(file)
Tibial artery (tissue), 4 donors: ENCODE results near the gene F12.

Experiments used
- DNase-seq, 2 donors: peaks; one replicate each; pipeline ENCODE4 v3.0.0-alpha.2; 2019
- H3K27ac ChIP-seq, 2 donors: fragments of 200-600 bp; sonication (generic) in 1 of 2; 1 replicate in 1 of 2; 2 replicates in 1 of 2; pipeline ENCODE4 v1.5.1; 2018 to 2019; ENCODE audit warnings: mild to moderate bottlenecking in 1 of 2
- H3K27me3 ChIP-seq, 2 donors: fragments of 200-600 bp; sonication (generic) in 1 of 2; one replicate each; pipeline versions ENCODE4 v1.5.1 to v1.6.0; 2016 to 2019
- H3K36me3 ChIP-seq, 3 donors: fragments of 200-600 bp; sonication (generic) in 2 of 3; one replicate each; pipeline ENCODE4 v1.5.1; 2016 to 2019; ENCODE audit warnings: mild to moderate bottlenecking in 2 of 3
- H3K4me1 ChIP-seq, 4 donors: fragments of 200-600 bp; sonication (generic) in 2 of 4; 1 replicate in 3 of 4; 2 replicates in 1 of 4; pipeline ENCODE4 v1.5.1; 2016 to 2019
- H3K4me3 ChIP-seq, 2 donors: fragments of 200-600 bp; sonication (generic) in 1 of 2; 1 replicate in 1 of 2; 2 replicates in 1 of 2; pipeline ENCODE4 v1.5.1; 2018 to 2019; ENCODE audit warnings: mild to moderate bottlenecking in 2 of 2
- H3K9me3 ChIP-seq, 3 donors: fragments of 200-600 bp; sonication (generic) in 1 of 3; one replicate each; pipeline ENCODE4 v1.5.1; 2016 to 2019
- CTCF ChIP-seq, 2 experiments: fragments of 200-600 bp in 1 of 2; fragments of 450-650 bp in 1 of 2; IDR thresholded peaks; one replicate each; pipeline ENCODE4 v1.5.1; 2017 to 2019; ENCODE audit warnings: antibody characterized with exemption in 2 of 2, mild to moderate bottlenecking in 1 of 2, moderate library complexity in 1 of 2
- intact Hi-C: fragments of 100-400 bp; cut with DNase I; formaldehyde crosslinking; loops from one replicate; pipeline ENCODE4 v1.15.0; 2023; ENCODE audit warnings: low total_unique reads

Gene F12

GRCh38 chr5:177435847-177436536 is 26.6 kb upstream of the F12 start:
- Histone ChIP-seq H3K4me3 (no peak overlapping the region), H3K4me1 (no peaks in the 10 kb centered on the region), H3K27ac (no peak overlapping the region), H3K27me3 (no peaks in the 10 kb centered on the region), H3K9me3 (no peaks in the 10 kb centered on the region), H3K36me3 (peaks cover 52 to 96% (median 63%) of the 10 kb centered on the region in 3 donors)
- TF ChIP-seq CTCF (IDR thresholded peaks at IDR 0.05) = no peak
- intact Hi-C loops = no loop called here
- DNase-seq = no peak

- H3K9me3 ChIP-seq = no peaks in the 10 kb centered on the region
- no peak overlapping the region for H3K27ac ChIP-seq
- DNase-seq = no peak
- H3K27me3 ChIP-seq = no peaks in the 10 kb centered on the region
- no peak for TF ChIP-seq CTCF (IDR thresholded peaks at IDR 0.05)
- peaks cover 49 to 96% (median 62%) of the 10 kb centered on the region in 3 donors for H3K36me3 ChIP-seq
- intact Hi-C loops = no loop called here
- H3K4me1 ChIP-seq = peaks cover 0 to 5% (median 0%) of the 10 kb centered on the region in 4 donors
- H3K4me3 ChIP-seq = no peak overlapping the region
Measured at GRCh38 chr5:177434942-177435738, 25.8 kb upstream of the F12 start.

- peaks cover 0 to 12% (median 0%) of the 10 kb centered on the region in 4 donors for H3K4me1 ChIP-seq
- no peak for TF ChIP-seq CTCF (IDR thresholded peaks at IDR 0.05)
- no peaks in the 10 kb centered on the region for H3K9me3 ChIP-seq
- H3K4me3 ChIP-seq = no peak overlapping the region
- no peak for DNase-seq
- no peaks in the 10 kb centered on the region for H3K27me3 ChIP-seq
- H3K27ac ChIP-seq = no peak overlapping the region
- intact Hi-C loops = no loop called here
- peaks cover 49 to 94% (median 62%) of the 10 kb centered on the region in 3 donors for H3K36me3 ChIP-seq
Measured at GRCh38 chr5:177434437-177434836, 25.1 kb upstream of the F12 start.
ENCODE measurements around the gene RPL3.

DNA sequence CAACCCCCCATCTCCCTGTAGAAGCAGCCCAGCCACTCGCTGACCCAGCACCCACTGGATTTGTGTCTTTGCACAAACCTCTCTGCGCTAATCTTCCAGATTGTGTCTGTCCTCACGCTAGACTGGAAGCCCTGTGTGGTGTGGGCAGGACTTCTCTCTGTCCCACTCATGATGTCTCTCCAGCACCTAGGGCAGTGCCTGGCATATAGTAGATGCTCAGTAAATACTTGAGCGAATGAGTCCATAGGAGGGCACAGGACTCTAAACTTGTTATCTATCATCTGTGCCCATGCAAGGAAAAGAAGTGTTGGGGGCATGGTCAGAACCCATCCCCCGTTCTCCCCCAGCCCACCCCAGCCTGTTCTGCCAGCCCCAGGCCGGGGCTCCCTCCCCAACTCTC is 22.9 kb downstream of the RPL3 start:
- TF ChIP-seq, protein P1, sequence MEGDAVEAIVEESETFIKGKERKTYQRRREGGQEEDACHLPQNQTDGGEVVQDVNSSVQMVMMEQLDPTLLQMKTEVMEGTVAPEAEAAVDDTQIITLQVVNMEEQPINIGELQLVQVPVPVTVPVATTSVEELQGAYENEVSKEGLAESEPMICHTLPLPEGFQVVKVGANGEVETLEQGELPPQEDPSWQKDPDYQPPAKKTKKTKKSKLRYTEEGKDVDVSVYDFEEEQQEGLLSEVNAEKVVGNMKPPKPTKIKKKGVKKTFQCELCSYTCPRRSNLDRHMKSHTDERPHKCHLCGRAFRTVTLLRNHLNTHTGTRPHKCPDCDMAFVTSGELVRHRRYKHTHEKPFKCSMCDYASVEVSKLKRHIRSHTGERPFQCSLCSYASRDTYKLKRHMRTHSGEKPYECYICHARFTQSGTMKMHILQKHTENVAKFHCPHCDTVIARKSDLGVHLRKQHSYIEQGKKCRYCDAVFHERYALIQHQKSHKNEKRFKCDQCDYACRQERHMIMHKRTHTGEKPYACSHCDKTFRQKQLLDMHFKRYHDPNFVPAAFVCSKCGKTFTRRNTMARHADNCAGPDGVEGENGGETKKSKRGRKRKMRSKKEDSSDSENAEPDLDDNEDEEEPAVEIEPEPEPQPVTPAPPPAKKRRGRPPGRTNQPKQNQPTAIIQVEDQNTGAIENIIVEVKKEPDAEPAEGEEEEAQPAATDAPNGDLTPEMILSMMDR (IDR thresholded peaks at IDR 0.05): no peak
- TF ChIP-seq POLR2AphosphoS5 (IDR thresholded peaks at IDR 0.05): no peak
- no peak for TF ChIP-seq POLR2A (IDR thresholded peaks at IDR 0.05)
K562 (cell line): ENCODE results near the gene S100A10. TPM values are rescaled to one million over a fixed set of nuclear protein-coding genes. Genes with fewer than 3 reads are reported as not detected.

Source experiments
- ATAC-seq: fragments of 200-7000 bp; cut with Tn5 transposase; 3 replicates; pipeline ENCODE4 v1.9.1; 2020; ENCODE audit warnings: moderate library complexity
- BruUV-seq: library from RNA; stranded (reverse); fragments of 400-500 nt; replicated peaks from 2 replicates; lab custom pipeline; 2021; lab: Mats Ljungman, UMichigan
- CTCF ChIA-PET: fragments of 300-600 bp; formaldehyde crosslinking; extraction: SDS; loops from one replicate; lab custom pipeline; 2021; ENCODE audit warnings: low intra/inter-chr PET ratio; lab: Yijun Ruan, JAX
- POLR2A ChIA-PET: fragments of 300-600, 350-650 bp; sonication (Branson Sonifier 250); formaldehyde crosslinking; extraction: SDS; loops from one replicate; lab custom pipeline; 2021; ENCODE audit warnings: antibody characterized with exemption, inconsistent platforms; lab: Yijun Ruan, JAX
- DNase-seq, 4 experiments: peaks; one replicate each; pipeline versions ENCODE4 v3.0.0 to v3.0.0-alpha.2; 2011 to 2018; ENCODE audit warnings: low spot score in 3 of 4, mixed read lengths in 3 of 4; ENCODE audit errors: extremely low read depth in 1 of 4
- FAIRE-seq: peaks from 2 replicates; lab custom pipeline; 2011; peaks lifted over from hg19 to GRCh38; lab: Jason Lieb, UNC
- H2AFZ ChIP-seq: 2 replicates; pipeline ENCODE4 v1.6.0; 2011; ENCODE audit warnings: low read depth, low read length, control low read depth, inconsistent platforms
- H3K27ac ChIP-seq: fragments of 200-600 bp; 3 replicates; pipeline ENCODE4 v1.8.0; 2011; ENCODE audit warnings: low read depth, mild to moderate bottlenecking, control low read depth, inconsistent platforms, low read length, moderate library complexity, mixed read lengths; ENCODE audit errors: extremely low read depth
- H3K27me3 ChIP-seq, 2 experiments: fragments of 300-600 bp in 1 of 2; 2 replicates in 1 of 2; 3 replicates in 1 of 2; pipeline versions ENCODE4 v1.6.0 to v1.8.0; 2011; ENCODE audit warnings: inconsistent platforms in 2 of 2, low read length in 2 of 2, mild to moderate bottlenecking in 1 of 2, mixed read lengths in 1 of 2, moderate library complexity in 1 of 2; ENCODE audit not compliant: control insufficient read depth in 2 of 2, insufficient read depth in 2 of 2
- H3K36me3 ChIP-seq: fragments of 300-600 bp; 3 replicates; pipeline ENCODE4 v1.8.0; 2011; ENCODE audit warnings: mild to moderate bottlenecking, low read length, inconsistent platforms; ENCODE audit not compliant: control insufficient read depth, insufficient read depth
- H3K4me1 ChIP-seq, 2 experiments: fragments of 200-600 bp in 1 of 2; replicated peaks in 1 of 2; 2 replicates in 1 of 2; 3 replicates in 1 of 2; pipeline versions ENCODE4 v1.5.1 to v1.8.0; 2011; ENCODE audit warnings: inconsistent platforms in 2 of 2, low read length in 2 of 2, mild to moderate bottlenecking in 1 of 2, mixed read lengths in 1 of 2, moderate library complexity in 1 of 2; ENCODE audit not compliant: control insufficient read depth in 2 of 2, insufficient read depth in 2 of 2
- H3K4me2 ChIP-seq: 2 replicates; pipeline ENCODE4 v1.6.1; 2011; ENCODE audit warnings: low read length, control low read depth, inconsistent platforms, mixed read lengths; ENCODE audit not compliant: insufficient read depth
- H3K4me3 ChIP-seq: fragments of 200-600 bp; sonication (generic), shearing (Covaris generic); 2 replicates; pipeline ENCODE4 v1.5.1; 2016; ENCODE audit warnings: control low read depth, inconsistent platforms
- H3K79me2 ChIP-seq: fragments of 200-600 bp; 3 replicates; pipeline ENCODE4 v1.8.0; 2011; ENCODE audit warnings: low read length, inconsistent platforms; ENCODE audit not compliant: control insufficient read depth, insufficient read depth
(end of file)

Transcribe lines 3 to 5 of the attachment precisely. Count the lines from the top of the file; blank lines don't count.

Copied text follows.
- DNase-seq, 2 donors: peaks; one replicate each; pipeline ENCODE4 v3.0.0-alpha.2; 2019
- H3K27ac ChIP-seq, 2 donors: fragments of 200-600 bp; sonication (generic) in 1 of 2; 1 replicate in 1 of 2; 2 replicates in 1 of 2; pipeline ENCODE4 v1.5.1; 2018 to 2019; ENCODE audit warnings: mild to moderate bottlenecking in 1 of 2
- H3K27me3 ChIP-seq, 2 donors: fragments of 200-600 bp; sonication (generic) in 1 of 2; one replicate each; pipeline versions ENCODE4 v1.5.1 to v1.6.0; 2016 to 2019